Last month, the American Medical Association issued a press release that urged U.S. Citizenship and Immigration Services to process more H-1B visas, thereby allowing more nonresident physicians to come to the United States to practice medicine. The AMA claimed that a shortage of nonresident physicians who help fill care gaps in medically underserved regions diminishes overall patient care.
In a letter to USCIS Director Francis Cissna, AMA CEO James L. Madara said that the fixed per country caps which govern H-1B visa issuance keep the agency from processing enough petitions. The AMA, citing data from the Association of American Medical Colleges, concluded that the nation had a physician shortfall of nearly 20,000 in 2016. And since all pleas for more special interest, employment-based visas routinely include doomsday forecasts for future decades, the AMA predicted that by 2030 the shortage will increase to between 42,600 and 121,300.
But ample evidence exists that the AMA doesn’t need to lobby for foreign-born doctors. Thousands of American medical school graduates are eager for the opportunity to practice their life-saving profession.
In 2018, nearly 1,100 U.S. medical school seniors and more than 800 previous U.S. graduates did not match to a residency at a teaching hospital. Without fulfilling a residency, the doctors can’t practice medicine.
The National Resident Matching Program data reveals that from 2011 to 2018, 8,218 U.S. seniors did not matriculate into residency training. During that same period, 27,866 foreign-trained physicians, non-U.S. international medical graduates (IMGs) on H-1B and J-1 visas were selected for residencies. Although an impressive 94 percent of U.S. citizen medical graduates do match, the six percent that don’t translates to hundreds of individuals who have many years and hundreds of thousands of dollars invested in their extended medical education, but can’t find a job.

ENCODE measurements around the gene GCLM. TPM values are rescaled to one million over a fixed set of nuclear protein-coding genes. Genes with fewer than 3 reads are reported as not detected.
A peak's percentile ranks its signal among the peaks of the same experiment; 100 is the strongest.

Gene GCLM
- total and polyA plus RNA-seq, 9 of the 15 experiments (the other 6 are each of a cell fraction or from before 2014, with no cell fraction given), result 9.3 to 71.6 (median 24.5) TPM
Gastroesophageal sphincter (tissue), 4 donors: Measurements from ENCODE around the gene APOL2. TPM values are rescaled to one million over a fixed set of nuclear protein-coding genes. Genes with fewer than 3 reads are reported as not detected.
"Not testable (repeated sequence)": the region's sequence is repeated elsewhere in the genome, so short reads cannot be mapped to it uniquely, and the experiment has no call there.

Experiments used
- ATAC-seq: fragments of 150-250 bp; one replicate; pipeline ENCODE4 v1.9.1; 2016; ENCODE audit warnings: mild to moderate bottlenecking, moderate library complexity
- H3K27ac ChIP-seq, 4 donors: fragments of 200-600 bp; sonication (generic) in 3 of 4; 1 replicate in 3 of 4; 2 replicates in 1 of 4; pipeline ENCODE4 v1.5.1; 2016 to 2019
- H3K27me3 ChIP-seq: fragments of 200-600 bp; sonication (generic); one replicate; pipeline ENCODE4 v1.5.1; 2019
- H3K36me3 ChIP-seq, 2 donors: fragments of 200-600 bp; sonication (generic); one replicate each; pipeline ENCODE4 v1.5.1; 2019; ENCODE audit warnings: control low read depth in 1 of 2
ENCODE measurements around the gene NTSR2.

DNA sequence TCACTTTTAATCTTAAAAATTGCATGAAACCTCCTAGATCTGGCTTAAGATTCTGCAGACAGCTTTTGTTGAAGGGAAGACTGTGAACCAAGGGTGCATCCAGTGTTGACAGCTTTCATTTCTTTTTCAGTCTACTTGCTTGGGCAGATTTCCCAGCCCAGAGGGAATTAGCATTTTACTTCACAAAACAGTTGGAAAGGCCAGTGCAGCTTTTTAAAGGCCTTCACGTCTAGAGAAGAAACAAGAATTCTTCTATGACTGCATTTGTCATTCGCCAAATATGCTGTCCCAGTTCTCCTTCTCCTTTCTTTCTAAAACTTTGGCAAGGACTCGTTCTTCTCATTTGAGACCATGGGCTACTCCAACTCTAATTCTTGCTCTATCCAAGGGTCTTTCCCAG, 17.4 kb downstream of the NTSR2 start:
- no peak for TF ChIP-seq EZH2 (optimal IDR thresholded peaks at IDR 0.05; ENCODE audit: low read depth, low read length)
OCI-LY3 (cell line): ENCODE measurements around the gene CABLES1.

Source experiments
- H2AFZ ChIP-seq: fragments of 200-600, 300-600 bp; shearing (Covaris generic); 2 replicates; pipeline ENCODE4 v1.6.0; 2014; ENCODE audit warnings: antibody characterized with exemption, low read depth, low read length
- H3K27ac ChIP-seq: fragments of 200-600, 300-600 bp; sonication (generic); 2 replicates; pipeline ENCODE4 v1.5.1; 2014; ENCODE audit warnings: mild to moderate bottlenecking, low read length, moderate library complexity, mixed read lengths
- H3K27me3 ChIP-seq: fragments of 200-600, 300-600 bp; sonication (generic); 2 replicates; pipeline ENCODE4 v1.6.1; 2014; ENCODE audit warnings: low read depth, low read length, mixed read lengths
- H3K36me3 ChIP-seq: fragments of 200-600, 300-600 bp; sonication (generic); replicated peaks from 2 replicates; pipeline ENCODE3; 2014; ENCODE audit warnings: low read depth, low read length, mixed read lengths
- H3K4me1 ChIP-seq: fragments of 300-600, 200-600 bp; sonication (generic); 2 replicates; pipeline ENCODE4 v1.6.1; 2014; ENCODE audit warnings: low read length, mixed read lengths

For those that don’t match immediately post-graduation, they can reapply for a residency slot. But the longer they’re out of medical school without a residency, the more difficult their chances of success are.
Taxpayers subsidize non-U.S. medical school graduates. Federal Medicare funding underwrites residency training positions for about 3,700 non-U.S. IMGs annually. Reducing the number of IMGs who receive residencies would help U.S.-trained physicians get a fair shot at a job. The goal, then, isn’t to eliminate foreign doctors altogether, but rather to put U.S.-educated physicians at the head of the line for coveted residencies.
Cissna’s office is besieged with requests for more employment-based visas – for ag, leisure and tech. In the IMG’s case, however, they can enter on either an H-1B or J-1 visa. But, on a J-1 they must return home or receive a waiver when their residency ends. The H-1B doesn’t require a waiver to remain, and the visa holder can immediately request lawful permanent status upon his residency’s completion, making it a more attractive option.
Luckily for deserving U.S. doctors, the AMA’s request will likely fall on deaf ears. While addressing a National Press Club audience last month, Cissna said that his hope is that Congress will soon pass legislation that prohibits visa holders from displacing American workers.
Until Congress passes such legislation, the AMA should concern itself with qualified, deserving American doctors denied residencies that are given instead to foreign-born physicians.